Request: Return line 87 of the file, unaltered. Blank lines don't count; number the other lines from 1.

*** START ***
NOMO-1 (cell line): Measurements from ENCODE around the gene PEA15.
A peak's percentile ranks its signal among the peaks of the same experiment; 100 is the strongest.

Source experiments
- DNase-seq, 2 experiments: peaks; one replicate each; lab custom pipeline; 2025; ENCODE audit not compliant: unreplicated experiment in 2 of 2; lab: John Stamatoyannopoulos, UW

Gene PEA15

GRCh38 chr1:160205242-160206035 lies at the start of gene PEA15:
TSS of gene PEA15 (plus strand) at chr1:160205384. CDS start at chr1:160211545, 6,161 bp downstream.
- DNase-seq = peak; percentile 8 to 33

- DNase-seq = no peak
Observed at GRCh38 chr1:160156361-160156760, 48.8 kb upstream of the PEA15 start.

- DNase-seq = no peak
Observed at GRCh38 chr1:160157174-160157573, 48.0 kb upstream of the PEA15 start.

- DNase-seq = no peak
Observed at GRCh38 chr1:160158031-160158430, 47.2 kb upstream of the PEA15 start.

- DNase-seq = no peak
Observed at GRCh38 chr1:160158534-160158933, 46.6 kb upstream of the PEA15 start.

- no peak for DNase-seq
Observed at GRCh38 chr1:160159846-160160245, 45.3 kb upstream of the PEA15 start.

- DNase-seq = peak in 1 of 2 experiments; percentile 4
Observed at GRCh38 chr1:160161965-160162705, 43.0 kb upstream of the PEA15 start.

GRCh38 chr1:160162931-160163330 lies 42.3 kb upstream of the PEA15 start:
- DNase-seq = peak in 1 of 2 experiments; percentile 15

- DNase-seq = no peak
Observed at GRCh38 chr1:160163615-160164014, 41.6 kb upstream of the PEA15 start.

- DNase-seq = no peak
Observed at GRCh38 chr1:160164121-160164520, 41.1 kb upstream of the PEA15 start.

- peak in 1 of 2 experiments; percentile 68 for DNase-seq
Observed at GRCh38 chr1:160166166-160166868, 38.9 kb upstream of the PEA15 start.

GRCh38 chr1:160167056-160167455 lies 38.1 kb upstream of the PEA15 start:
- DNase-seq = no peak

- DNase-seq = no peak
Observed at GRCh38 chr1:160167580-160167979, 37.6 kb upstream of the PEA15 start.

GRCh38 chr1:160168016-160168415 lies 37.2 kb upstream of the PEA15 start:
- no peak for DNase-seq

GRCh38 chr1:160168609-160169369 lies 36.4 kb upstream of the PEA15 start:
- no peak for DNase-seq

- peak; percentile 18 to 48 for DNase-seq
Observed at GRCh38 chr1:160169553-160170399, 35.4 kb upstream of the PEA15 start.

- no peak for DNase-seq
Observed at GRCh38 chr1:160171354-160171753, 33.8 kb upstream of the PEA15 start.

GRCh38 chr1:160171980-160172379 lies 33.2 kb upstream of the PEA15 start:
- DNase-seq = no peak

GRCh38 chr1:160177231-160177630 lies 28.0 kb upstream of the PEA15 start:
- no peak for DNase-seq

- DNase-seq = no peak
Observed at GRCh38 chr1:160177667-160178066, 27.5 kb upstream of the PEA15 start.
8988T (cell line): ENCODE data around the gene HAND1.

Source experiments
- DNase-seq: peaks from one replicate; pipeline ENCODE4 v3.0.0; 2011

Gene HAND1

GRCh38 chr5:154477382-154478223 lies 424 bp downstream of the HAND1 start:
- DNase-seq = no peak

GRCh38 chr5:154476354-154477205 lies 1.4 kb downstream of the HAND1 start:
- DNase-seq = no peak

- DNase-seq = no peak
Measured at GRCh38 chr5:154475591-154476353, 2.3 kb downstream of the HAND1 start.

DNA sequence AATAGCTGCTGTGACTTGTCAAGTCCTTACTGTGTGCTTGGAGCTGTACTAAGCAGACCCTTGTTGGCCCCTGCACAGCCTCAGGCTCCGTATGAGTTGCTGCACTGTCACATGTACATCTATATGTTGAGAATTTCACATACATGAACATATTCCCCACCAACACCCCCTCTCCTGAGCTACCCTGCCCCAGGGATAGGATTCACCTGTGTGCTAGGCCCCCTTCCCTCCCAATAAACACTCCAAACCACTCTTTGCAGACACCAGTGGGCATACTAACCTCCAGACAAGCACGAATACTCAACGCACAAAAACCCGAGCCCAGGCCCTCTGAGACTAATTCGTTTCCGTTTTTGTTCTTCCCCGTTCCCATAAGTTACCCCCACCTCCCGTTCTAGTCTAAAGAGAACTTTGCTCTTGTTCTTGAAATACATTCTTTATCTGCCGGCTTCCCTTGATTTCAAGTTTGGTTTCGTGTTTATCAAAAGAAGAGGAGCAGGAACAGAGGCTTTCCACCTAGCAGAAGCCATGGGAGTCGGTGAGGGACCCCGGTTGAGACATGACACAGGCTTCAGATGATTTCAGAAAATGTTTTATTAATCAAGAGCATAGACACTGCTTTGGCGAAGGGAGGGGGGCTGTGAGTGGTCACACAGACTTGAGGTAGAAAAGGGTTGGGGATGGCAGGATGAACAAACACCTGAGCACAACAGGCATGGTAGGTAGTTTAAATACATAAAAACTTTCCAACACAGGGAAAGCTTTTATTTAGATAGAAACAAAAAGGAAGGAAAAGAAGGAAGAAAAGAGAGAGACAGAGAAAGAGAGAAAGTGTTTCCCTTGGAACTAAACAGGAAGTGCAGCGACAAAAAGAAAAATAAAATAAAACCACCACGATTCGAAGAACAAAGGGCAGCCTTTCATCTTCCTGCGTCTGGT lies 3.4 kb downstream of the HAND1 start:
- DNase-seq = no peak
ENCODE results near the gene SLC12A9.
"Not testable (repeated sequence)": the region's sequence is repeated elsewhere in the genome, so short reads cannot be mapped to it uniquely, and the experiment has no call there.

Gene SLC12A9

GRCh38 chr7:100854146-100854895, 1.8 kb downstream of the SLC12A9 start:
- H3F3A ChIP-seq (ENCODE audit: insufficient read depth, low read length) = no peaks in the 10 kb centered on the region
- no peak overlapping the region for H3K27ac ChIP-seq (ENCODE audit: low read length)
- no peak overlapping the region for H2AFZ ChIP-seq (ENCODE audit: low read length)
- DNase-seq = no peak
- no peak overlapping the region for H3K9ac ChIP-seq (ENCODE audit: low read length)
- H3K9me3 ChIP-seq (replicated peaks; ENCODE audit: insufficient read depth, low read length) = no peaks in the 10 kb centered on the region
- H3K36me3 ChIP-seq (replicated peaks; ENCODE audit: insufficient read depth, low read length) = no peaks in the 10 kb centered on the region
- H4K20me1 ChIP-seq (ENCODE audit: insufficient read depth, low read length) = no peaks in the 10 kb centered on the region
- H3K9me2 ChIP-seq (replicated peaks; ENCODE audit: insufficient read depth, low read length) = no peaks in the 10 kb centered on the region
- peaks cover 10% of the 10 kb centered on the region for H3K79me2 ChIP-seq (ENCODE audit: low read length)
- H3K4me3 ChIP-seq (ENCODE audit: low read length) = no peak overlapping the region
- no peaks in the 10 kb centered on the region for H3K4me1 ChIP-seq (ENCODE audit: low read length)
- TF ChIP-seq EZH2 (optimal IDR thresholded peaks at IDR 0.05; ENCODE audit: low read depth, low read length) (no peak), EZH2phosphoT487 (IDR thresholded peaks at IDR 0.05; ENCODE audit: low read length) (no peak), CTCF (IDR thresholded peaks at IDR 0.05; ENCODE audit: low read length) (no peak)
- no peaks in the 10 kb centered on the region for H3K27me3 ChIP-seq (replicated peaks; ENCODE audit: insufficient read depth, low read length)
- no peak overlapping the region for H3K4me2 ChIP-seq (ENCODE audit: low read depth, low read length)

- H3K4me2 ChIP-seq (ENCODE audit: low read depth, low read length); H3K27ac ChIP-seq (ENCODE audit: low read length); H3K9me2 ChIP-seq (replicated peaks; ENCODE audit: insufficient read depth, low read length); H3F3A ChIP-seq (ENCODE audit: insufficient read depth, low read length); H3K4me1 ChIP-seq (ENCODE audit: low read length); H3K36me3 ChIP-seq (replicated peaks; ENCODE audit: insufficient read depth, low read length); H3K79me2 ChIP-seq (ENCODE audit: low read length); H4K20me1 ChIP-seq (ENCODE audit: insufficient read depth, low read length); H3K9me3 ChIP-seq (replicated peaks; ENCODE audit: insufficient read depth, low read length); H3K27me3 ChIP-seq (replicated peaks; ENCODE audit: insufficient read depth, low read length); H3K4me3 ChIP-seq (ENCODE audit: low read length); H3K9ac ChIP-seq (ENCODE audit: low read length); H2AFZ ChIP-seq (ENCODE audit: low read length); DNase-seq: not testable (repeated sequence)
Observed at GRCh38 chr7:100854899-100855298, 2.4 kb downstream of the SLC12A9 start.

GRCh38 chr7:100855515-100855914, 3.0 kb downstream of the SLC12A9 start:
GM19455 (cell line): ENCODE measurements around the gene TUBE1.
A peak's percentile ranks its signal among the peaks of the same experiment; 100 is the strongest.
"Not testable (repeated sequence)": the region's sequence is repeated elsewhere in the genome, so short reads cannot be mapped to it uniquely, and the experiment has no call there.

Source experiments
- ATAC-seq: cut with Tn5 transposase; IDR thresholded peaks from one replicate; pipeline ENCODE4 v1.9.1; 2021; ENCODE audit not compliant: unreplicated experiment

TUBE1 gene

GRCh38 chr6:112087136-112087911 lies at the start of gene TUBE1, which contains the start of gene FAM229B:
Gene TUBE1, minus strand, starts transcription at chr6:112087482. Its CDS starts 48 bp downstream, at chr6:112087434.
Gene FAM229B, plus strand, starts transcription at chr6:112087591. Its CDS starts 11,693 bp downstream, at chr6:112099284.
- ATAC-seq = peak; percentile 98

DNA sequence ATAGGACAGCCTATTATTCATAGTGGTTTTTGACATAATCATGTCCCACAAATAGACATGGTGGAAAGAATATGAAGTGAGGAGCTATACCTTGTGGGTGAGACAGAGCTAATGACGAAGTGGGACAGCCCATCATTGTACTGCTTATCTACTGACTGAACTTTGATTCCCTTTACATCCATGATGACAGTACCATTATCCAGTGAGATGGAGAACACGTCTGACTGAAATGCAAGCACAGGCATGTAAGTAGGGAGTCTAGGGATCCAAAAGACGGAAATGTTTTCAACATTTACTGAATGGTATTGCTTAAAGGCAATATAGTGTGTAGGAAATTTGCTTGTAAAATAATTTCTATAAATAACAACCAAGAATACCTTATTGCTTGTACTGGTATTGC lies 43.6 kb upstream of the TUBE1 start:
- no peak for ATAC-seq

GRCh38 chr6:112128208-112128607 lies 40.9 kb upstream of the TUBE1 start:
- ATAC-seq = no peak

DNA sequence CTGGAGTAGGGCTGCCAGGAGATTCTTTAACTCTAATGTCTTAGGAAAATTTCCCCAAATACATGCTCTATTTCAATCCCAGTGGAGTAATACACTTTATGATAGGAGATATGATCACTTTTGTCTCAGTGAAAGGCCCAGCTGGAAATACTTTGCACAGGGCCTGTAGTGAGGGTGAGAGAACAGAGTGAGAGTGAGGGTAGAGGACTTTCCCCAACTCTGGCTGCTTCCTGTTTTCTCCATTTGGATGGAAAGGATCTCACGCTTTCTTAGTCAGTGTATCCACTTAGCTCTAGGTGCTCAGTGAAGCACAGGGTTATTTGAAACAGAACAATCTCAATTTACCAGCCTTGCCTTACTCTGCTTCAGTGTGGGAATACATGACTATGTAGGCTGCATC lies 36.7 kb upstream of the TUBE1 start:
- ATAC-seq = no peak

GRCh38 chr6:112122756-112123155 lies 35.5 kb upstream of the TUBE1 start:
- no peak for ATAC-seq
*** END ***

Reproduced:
GRCh38 chr6:112087136-112087911 lies at the start of gene TUBE1, which contains the start of gene FAM229B: